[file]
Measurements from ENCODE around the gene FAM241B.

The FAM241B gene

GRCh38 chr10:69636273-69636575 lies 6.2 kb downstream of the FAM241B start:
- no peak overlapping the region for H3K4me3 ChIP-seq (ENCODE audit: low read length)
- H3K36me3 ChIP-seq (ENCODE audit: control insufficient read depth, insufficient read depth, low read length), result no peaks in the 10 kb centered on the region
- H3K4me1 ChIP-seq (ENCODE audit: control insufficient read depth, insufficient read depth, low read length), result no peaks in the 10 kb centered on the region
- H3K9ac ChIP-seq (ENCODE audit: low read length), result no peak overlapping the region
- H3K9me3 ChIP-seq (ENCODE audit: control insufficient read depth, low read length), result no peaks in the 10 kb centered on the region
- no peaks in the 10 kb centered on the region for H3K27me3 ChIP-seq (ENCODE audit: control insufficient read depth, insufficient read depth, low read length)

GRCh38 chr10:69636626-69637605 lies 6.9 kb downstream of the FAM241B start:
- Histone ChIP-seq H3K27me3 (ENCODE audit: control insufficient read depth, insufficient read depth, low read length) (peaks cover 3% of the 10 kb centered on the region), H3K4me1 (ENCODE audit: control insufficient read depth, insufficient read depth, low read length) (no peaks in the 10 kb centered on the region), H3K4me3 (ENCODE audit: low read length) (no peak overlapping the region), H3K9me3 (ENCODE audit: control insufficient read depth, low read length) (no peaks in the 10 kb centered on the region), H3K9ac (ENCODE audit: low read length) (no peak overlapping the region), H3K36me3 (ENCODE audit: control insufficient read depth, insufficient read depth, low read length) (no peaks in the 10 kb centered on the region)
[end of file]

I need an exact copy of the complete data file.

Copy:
Measurements from ENCODE around the gene FAM241B.

The FAM241B gene

GRCh38 chr10:69636273-69636575 lies 6.2 kb downstream of the FAM241B start:
- no peak overlapping the region for H3K4me3 ChIP-seq (ENCODE audit: low read length)
- H3K36me3 ChIP-seq (ENCODE audit: control insufficient read depth, insufficient read depth, low read length), result no peaks in the 10 kb centered on the region
- H3K4me1 ChIP-seq (ENCODE audit: control insufficient read depth, insufficient read depth, low read length), result no peaks in the 10 kb centered on the region
- H3K9ac ChIP-seq (ENCODE audit: low read length), result no peak overlapping the region
- H3K9me3 ChIP-seq (ENCODE audit: control insufficient read depth, low read length), result no peaks in the 10 kb centered on the region
- no peaks in the 10 kb centered on the region for H3K27me3 ChIP-seq (ENCODE audit: control insufficient read depth, insufficient read depth, low read length)

GRCh38 chr10:69636626-69637605 lies 6.9 kb downstream of the FAM241B start:
- Histone ChIP-seq H3K27me3 (ENCODE audit: control insufficient read depth, insufficient read depth, low read length) (peaks cover 3% of the 10 kb centered on the region), H3K4me1 (ENCODE audit: control insufficient read depth, insufficient read depth, low read length) (no peaks in the 10 kb centered on the region), H3K4me3 (ENCODE audit: low read length) (no peak overlapping the region), H3K9me3 (ENCODE audit: control insufficient read depth, low read length) (no peaks in the 10 kb centered on the region), H3K9ac (ENCODE audit: low read length) (no peak overlapping the region), H3K36me3 (ENCODE audit: control insufficient read depth, insufficient read depth, low read length) (no peaks in the 10 kb centered on the region)